Photog challenges gay stereotypes

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When New York portrait photographer Scott Pasfield found work slowing down heading into the recession, he decided it was a great time to chronicle the diversity in the gay community. “Gay in America” features 140 portraits of gay men from all 50 states with their personal stories. Pasfield shared his inspiration with dot429.

What inspired you to create this book?
I wanted to make a book that I wished existed when I was a kid. One that showed, as a gay man, my options were limitless, that I could live anywhere and be anything I wanted. I think that I would have learned to love and truly accept myself earlier if I had access to one. When the economy tanked in 2008, I found myself with less work and more times on my hands, and a realization that it was possible. Once I started, I never looked back.

What did you expect to find? Did anything surprise you along the way? What, if anything, challenged your original vision?
I expected to find the same diversity that exists in any sampling of the population. And I was not let down. The men surprised me with their honesty and candor. To open up to a stranger with such personal stories always impressed me.  

It took a very special person to be in this book. They really had to believe in me. I think that when some of the young men I photographed went back into the closet, and opted not to be in the book, that really surprised me.  

Which stories inspired you the most?
Every story in the book inspired me in one or another. But those stories that involved great love and loss, really affected me. Some of the men tragically passed away after our shoots, which makes including them all the more special. Their stories are forever preserved in the book, making it a very special tribute to them. I am honored to have been able to do that.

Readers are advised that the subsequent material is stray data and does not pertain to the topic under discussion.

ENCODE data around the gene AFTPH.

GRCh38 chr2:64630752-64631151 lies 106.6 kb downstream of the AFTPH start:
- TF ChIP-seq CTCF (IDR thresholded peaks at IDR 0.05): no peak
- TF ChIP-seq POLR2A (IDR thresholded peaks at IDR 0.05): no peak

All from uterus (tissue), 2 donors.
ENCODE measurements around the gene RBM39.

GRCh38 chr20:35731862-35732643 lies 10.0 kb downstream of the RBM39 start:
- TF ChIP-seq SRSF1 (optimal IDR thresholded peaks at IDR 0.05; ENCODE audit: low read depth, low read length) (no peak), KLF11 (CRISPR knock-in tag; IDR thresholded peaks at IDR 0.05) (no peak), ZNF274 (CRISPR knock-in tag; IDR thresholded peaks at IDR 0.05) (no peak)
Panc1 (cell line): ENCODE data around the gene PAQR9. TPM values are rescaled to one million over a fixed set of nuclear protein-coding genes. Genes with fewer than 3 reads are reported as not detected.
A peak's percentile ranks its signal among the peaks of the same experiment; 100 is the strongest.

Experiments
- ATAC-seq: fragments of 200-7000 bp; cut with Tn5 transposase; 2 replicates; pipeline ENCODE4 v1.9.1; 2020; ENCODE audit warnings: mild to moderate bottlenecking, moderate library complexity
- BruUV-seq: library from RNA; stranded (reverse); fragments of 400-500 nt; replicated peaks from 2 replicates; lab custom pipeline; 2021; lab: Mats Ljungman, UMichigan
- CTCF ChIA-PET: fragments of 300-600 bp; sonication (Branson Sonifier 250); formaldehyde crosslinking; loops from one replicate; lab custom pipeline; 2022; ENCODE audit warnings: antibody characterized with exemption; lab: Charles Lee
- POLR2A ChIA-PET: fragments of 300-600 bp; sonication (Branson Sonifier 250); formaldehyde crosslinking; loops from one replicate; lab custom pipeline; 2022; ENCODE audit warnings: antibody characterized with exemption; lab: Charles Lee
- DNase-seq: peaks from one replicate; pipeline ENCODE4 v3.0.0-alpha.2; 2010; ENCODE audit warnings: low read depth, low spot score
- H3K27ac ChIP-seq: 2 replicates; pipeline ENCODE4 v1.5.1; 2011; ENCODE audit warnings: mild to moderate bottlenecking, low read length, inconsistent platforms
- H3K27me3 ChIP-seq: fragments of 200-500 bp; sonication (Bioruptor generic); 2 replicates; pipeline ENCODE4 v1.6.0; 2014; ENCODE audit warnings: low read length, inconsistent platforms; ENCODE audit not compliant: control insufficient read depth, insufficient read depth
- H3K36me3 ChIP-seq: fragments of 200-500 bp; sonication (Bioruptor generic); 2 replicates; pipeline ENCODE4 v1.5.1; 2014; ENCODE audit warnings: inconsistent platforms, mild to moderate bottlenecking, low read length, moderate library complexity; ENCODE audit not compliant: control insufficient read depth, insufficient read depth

Who is your biggest influence?
Many of the photographers that I was lucky enough to work for or learn from each had a tremendous impact on me. I worked for Robert Whitman for years before venturing out on my own and in many ways, he treated me like a son. I was able to help my father die gracefully at home because of him. I also met my partner Nick because of him.  I’m not sure the book would be here today if it were not for him. I am forever grateful.  

What are you doing next?
I would love to do a companion book to this, “Lesbian in America.”  I have caught a lot of flack for not including women in this book and titling it as we did.  But I have always felt they deserved a book of their own to truly understand what it means to be a lesbian in this country. I think there are even more stereotypes attached to lesbians that need to be blown open. Whether a gay man can do that book is the question. I think having completed this book WILL make it possible.  I feel a responsibility to at least try.  

Learn more about Scott Pasfield and “Gay in America.”

About The Author

Sweet connects all the dots of Shannon’s life, combining her passion for the environment and human rights with her love of travel and women. Obsessed with finding a way to make the economics of doing good in the world work, Shannon strives to create a successful and green business run by happy employees for blissed-out guests. It’s her favorite kind of situation—a win-win-win. Recently, Shannon was named one of the “Advocate Magazine’s 40 under 40″, Go Mag‘s “Women We Love” and the International Gay and Lesbian Travel Association‘s Travel Innovator of 2010. In her spare time, Shannon enjoys sleeping, hiking, building treasures from trash, chasing her little bear and burning brush. She lives in the Sierra Nevada foothills with her son, Theron aka little bear, and dog, Reggie.

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